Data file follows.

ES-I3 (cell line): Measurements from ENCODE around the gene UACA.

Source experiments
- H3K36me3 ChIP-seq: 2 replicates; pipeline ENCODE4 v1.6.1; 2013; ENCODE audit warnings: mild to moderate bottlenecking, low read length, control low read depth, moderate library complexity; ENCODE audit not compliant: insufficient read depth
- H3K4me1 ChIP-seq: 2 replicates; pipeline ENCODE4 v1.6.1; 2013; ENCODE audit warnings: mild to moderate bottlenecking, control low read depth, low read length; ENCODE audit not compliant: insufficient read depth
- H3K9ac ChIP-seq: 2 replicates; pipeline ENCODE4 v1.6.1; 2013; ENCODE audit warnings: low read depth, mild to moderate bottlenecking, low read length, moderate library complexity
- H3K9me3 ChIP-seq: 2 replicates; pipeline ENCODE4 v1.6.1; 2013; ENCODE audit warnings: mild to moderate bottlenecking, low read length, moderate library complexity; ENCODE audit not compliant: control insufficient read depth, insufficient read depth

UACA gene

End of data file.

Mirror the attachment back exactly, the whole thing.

ES-I3 (cell line): Measurements from ENCODE around the gene UACA.

Source experiments
- H3K36me3 ChIP-seq: 2 replicates; pipeline ENCODE4 v1.6.1; 2013; ENCODE audit warnings: mild to moderate bottlenecking, low read length, control low read depth, moderate library complexity; ENCODE audit not compliant: insufficient read depth
- H3K4me1 ChIP-seq: 2 replicates; pipeline ENCODE4 v1.6.1; 2013; ENCODE audit warnings: mild to moderate bottlenecking, control low read depth, low read length; ENCODE audit not compliant: insufficient read depth
- H3K9ac ChIP-seq: 2 replicates; pipeline ENCODE4 v1.6.1; 2013; ENCODE audit warnings: low read depth, mild to moderate bottlenecking, low read length, moderate library complexity
- H3K9me3 ChIP-seq: 2 replicates; pipeline ENCODE4 v1.6.1; 2013; ENCODE audit warnings: mild to moderate bottlenecking, low read length, moderate library complexity; ENCODE audit not compliant: control insufficient read depth, insufficient read depth

UACA gene